The Google +1 button: creates a direct channel of communication between Google and your fans allowing new, and long-term, fans of your site, content, book, or brand to share with Google their positive inclination towards your work.

 

This directly supports Google’s focus on quality content. By crowd sourcing with a social interface, Google passes some of the burden of SEO analysis to those who it impacts most, and those with the overall best perspective to decide what is “quality”, the visitor to the website.

 

The best way to leverage this is to create a keyword focused word of mouth campaign amongst your fanbase. For example, on the SPANnet homepage, we have been asking our members to support us with a click through, and/or a Google +1 recommendation, during a Google search for the keyword  "SPANnet.org".

 

We are asking for our members to search for our URL because we'd like to test the theory that such URL searches represent a higher word of mouth potential, and are thus now weighted more heavily by Google.

 

To measure the results, we are using the keyword search, "independent publishing" as our baseline. As of this writing, 7/29/11, we are currently ranked number 6th for the phrase "independent publishing".

 

We will be able to measure and document the impact of this campaign both through Google Analytics and by watching our ranking for the keyword "independent publishing".

 

If, oh so humbly speaking, you choose to favor us by participating in this SEO experiment, please post a comment at the bottom of this article, and let us know.

 

Either way, thank you for your time, and for your consideration.

 

Sincerely,

 

bradley flora

SPANnet.org




 

 

 

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Comment by Bradley Flora on August 27, 2011 at 3:35pm

Robert,

 

Aha, thanks for keeping me honest! ; )

 

I'm not sure what grammar and punctuation mistakes you are referring to right now, but we always run on a tight publication schedule, so I do admit something may have slipped through. I'm going to reread it now multiple times and try to find what you are referring to, but if you could point it out to me here it would be much appreciated.

 

In regard to "SEO", as the author of this article, I had assumed that it was a common enough term so as to not need a definition, but I hear what you are saying and have made adjustments to the article in that regard.

 

Once again, for any grammatical errors or typos that you see and feel the need to bring to our attention in general terms, it would most helpful if you could share them with us here by just quoting the sentence or paragraph where they appear.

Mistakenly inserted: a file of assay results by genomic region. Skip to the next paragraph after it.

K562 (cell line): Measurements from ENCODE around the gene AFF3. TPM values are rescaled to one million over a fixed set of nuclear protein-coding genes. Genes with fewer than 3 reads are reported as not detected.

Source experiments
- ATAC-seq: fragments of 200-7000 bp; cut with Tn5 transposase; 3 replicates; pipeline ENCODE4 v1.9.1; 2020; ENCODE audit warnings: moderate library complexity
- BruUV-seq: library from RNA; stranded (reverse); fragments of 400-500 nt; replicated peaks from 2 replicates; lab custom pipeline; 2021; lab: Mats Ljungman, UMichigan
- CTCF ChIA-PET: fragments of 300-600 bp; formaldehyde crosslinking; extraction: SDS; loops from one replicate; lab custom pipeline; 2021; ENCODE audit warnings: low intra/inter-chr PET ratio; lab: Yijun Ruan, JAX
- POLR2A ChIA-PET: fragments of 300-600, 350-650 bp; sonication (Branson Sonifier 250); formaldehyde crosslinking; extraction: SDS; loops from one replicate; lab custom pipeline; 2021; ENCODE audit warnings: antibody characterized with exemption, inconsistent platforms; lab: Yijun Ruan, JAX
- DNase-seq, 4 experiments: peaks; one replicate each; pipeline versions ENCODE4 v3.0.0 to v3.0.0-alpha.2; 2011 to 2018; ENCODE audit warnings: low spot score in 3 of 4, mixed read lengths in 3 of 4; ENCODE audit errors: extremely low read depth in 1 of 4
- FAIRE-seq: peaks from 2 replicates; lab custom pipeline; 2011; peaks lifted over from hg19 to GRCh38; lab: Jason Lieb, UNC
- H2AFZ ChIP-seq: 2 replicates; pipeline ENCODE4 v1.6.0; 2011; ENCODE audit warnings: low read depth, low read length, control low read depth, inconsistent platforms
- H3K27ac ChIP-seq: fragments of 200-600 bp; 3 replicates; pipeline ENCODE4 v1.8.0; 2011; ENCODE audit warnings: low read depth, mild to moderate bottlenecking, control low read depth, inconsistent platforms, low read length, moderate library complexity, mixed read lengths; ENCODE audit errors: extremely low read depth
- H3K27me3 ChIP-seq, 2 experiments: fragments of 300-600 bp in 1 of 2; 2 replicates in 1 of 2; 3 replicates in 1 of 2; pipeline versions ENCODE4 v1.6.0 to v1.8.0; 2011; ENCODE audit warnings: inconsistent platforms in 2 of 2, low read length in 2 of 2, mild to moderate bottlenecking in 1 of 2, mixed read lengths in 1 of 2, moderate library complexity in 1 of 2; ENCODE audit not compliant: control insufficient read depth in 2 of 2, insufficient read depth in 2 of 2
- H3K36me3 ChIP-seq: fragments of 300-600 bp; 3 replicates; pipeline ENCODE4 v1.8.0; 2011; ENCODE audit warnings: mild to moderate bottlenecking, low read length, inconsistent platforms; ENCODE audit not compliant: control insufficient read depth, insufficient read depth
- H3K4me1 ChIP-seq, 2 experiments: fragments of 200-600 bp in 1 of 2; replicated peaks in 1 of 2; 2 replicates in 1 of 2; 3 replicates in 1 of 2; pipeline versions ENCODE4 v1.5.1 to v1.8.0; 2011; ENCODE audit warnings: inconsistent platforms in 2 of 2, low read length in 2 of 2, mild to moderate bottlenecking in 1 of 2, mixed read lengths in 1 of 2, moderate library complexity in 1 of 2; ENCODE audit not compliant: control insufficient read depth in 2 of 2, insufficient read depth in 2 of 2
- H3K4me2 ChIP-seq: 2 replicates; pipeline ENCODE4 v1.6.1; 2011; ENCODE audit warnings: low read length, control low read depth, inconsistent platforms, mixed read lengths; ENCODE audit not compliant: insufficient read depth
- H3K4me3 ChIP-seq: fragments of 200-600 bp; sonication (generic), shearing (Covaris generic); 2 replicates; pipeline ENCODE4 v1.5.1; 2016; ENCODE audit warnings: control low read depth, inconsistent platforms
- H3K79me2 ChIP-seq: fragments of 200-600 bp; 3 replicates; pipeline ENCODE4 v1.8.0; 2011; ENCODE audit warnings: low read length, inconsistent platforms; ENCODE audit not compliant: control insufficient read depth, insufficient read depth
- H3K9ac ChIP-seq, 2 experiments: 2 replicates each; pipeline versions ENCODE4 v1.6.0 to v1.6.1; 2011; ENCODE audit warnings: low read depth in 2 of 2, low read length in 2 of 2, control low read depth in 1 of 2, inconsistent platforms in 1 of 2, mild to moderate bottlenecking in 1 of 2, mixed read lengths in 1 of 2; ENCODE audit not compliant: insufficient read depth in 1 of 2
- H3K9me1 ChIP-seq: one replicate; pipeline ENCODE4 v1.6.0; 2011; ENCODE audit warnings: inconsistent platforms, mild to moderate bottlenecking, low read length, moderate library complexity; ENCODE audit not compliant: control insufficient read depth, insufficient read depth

And as always, your critiscism and feedback is appreciated.

 

Thank you.

 

Sincerely,

 

bradley flora

SPANnet.org

Comment by Robert Ellis Smith on August 27, 2011 at 8:53am

Coming from a publishers' organization, this article is not acceptable material.  Let's check these articles for grammar and punctuation mistakes before sending them to the memberhip.  And let's define "SEO" somehwere on the page.

 

Robert Ellis Smith

 

Comment by Bradley Flora on August 1, 2011 at 5:34pm

Thanks Amanda!

 

In regard to our experiment, we are currently gathering data while monitoring search results. One of the interesting issues that has come up, in this regard, is that Google Search results are much, much, more dynamic then they used to be.

 

Based on a users browsing patterns, Google may present results in a different order then for another user.

 

I'm currently researching the variables that dictate who gets to see what, etc. etc. and will be sharing those results, as well as the results from our SEO experiment, in the near future.

 

Thanks for your time, and consideration.

 

bradley flora

SPANnet.org

Comment by Amanda Dowdy on August 1, 2011 at 9:20am

Hi Bradley,

 

Nice article, and interesting test. I did as you asked. I'm anxious to hear how this works out for you. 

Best! Amanda

Comment by Bradley Flora on July 30, 2011 at 3:58pm

Robert,

 

Sorry for any confusion. I think you clicked the +1 button in this article. Does that sound right? Those buttons are just captured images, and are completely empty.  That would take you take you to that type of blank page.

 

Thanks for doing it, anyway. The sentiment is appreciated! ,' )

 

If you'd like to see the +1 button in action, you do need to do it within Google's search results, such as these:

 

Search: "SEO for Independent Publishers"

 

Let me know if that works better. This whole system is a little like smoke mirrors from Google, because they don't want people "cheating" the search engine...which is nice I suppose, but it makes it so us honest folk have to explore a bit before we find exactly what works best!

 

Thank you for your time, either way!

 

bradley flora

SPANnet.org